08 / 10 / 23
Published 20  / 02 / 2024

British Bread Golf Open 2023

Football, cricket, tennis, rugby, badminton, squash to mention a few: the UK has pioneered a number of sports over the years. But for us in the 21st century, developments have slowed to a crawl.

It would take a major innovation to galvanise the British sporting world, and it wasn’t until 2012 until sports fans got what they had been crying out for. While the nation rallied around its third Olympics roughly 16 miles away, Kingston upon Thames saw the creation of an entirely new sport. Bread Golf, and a league to go with it: the British Bread Golf Open.

(A big thank you to Robin and the rest of The Community Brain team for organising both this, and a number of other wonderfully silly local events in the name of charity. Kingston would be a far more boring place without you!

The British Bread Golf Open is held annually in Autumn, alongside the River Thames. This water hazard is integral to the competition as unlike traditional golf there is only one hole: a bucket mounted at an angle in a small boat mowed in the centre of the capital's waterway.

Unlike other sporting events in Kingston upon Thames, the town does not shut down to accommodate the breadheads of the BBGO, with tourist paddle steamers and leisure craft alike traversing the watery fairway.  It is customary to stop play and wave at each passerby, as is the case with all events on the Community Brain’s calendar, with high-viz-clad enforcers ensuring a strict adherence to the tradition. There is no quarter spared for those who moor up alongside the hole however, who must risk life and limb for their front-row seats.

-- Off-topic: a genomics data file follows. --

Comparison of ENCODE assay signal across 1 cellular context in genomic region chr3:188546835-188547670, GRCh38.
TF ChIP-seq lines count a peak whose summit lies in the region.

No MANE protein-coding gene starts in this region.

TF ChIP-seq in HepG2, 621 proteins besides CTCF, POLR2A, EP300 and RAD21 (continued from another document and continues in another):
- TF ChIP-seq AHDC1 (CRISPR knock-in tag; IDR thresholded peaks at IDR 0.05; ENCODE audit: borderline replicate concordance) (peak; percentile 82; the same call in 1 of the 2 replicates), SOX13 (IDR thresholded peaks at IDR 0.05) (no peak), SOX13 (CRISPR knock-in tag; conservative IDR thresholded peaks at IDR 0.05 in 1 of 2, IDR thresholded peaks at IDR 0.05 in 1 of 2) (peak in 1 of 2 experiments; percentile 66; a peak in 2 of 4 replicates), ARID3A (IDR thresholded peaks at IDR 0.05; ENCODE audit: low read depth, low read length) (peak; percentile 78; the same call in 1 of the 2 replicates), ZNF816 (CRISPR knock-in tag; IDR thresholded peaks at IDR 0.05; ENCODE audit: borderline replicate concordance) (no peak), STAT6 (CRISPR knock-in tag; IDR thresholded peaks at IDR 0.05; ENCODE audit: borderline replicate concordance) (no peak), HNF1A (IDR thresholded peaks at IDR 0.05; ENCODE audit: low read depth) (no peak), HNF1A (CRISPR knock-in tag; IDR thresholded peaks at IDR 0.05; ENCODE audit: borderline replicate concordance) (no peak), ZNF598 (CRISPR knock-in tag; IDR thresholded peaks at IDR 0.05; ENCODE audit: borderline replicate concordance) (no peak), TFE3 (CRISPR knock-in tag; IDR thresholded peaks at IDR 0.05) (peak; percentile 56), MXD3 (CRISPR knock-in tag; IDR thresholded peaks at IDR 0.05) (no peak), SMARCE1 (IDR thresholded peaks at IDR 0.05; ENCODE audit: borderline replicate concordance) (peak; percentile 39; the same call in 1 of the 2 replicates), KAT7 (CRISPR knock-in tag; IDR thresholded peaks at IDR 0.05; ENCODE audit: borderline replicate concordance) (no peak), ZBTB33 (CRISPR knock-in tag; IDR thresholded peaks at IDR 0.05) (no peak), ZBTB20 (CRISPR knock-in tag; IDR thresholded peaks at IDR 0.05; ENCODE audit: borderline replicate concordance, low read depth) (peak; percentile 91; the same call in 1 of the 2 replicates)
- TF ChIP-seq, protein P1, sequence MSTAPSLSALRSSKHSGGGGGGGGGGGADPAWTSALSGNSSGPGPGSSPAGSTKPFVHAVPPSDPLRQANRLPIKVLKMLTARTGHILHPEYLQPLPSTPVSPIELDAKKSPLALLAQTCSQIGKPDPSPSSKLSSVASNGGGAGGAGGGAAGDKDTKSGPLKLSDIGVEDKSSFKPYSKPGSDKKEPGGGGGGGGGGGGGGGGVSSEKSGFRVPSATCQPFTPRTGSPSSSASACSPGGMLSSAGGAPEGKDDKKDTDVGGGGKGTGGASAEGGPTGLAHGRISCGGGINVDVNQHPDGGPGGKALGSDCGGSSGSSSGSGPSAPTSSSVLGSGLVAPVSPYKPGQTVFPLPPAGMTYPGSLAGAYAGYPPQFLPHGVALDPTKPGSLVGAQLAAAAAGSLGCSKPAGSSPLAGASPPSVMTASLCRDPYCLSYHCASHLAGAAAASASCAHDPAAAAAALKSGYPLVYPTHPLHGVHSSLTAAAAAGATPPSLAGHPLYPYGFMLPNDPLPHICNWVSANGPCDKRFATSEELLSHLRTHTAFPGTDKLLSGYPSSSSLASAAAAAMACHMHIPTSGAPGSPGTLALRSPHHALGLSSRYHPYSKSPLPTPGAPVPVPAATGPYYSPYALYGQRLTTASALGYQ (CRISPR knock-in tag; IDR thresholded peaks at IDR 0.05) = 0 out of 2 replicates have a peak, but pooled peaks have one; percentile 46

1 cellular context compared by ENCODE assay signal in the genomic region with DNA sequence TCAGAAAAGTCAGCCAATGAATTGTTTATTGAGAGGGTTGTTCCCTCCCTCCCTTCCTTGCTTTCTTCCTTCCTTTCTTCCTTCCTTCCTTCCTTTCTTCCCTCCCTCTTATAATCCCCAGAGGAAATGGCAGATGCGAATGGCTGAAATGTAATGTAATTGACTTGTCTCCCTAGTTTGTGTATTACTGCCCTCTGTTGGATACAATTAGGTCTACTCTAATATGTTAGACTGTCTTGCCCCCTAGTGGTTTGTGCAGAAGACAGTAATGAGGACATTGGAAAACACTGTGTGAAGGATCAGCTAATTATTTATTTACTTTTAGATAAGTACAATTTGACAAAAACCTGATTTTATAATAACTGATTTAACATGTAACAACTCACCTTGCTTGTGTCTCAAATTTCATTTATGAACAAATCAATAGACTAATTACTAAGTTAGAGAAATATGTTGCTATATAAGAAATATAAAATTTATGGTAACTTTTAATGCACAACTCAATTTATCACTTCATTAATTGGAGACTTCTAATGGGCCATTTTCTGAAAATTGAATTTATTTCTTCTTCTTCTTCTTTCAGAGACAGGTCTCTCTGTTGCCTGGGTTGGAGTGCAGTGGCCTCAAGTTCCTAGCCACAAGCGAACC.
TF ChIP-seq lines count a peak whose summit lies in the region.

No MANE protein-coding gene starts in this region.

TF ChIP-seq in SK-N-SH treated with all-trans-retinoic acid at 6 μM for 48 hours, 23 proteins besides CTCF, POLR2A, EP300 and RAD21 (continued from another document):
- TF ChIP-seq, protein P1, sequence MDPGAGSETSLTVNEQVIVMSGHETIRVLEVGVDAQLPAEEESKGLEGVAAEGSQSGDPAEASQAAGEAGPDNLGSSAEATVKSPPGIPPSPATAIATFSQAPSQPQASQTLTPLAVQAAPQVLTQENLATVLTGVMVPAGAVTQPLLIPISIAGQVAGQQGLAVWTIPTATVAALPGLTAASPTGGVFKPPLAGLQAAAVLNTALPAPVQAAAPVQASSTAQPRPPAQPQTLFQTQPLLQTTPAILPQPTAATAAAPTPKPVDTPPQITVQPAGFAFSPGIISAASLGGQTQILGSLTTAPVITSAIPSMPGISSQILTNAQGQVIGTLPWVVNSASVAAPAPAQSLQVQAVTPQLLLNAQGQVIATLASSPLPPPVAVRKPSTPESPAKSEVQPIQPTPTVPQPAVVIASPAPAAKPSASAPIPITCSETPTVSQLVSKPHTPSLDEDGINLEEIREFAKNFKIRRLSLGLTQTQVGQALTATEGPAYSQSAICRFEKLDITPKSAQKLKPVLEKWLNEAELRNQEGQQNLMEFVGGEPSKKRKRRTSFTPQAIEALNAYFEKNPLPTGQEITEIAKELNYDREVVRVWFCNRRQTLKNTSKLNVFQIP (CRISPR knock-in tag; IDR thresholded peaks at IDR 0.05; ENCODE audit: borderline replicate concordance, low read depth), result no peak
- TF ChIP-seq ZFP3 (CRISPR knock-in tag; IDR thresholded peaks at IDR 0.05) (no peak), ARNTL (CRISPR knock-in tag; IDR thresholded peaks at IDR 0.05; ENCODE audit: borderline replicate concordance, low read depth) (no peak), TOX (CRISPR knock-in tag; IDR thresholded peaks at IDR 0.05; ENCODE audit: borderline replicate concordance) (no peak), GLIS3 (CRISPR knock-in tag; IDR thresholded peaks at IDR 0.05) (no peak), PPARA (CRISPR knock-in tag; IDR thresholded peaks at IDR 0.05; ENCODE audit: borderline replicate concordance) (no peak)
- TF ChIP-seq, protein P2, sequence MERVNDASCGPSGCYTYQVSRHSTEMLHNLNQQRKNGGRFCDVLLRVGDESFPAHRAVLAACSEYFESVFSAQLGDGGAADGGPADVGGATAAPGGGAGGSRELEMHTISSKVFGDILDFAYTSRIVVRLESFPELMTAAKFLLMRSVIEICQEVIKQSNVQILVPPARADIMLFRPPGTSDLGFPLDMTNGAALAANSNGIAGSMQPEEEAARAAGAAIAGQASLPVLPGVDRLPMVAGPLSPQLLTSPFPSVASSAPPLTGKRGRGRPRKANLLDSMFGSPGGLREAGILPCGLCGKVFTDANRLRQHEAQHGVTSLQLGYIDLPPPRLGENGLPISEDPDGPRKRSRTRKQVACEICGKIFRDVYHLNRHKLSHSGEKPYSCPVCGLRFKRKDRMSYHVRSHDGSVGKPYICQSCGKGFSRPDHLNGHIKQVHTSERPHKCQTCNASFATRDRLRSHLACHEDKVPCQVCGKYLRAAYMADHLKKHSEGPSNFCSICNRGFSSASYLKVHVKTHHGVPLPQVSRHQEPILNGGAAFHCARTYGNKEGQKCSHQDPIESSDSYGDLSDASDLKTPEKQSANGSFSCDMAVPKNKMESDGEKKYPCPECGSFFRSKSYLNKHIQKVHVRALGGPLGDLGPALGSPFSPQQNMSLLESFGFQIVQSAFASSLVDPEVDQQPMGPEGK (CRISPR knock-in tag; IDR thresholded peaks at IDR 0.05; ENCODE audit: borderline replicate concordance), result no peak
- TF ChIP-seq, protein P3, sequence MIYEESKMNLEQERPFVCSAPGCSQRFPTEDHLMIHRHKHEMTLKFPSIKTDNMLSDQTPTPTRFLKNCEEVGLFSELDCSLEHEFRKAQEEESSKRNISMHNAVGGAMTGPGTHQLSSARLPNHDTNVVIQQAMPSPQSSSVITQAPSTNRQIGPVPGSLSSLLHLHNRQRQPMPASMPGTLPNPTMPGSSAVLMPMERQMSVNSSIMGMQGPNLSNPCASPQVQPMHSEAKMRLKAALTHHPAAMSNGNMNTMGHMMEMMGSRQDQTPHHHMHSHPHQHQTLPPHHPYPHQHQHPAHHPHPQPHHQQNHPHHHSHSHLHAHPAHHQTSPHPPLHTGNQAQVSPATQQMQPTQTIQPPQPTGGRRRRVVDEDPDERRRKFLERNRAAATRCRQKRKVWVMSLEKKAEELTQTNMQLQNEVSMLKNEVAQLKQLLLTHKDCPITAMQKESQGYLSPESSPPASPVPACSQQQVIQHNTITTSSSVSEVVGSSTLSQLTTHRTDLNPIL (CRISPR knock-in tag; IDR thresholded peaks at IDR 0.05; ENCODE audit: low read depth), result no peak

Regulation dictates the doughballs are baked until hard before being provided to competitors in sets of three.  There are differing levels of superstition amongst the sport’s ranks, with some going to great lengths to select only the finest carbohydrates for their attempts. Less discerning bread golfers can sometimes inadvertently end up with fragile balls, demanding a chip stroke versus the typical drive to achieve any sort of distance.

While none of the nearly 30 competitors reached the target boat, it is easy to say that this year’s British Bread Golf Open was a runaway success when it came to raising money for Creative Youth, a Kingston-based charity who, in their own words, “enable young people to get involved in innovative, original and ambitious creative projects.” 

Well done to all those who competed at this year’s open, and to Community Brain’s team of volunteers and their endless work towards these local events.

Waving to passing boats is crucial to good sportsmanship.


Email. For work.
Instagram. Visual scrapbook.
Twitter. Journalism.

+44 7449 318617


I am a London-based photojournalist and documentary photographer.

My work deals with themes of privacy and accountability on some days, and just plain interesting stories on others.